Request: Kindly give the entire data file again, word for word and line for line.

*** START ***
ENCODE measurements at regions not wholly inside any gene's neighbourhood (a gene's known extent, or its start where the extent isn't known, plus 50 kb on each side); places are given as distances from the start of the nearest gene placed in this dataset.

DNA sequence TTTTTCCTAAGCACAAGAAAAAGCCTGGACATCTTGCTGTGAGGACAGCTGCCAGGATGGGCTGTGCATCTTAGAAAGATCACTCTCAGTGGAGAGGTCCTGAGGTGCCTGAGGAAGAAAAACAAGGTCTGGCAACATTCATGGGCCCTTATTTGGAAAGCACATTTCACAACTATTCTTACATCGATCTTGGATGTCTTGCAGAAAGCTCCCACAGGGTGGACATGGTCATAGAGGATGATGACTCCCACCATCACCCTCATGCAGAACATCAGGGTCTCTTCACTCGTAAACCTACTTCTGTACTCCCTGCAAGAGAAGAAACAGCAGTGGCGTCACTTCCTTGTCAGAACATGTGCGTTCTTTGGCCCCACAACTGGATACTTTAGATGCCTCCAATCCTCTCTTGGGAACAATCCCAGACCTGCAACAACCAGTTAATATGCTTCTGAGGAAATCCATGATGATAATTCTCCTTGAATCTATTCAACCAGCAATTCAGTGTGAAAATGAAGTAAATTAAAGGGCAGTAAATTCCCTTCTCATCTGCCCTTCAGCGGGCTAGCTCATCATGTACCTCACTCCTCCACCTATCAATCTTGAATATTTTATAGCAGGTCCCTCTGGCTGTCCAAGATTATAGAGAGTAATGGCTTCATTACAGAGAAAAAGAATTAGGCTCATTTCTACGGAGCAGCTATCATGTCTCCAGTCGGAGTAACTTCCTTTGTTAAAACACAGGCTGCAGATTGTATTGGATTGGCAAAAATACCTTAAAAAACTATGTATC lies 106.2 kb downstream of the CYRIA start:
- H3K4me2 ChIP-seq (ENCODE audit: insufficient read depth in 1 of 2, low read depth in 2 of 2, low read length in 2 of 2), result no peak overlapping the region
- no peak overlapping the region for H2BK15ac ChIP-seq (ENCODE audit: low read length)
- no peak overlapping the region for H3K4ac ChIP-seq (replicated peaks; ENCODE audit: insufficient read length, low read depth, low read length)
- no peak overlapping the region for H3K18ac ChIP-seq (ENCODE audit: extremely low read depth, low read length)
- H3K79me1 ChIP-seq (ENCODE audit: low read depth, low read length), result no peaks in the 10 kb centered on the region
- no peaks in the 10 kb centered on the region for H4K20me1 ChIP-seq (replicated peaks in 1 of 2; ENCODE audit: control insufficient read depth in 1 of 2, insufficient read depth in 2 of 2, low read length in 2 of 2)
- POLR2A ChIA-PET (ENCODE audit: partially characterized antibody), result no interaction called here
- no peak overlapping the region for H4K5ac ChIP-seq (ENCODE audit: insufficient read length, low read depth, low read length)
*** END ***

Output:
ENCODE measurements at regions not wholly inside any gene's neighbourhood (a gene's known extent, or its start where the extent isn't known, plus 50 kb on each side); places are given as distances from the start of the nearest gene placed in this dataset.

DNA sequence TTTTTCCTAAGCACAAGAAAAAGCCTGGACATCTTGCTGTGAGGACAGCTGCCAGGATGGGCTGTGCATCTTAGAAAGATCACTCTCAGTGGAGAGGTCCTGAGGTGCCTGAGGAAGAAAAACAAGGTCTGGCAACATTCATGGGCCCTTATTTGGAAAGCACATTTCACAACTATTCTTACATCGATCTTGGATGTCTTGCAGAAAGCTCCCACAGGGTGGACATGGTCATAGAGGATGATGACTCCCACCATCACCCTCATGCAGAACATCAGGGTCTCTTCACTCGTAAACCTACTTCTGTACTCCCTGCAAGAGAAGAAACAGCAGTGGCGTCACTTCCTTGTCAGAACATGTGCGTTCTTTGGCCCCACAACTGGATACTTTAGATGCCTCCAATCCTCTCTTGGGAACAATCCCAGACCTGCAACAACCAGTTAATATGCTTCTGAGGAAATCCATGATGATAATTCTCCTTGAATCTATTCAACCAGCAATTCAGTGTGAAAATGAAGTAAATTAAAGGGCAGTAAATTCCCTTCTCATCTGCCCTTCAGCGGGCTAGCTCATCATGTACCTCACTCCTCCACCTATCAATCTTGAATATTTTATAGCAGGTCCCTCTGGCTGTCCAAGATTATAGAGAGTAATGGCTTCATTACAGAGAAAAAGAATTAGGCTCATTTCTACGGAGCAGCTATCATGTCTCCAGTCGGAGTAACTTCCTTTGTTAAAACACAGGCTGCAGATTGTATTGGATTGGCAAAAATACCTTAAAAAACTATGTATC lies 106.2 kb downstream of the CYRIA start:
- H3K4me2 ChIP-seq (ENCODE audit: insufficient read depth in 1 of 2, low read depth in 2 of 2, low read length in 2 of 2), result no peak overlapping the region
- no peak overlapping the region for H2BK15ac ChIP-seq (ENCODE audit: low read length)
- no peak overlapping the region for H3K4ac ChIP-seq (replicated peaks; ENCODE audit: insufficient read length, low read depth, low read length)
- no peak overlapping the region for H3K18ac ChIP-seq (ENCODE audit: extremely low read depth, low read length)
- H3K79me1 ChIP-seq (ENCODE audit: low read depth, low read length), result no peaks in the 10 kb centered on the region
- no peaks in the 10 kb centered on the region for H4K20me1 ChIP-seq (replicated peaks in 1 of 2; ENCODE audit: control insufficient read depth in 1 of 2, insufficient read depth in 2 of 2, low read length in 2 of 2)
- POLR2A ChIA-PET (ENCODE audit: partially characterized antibody), result no interaction called here
- no peak overlapping the region for H4K5ac ChIP-seq (ENCODE audit: insufficient read length, low read depth, low read length)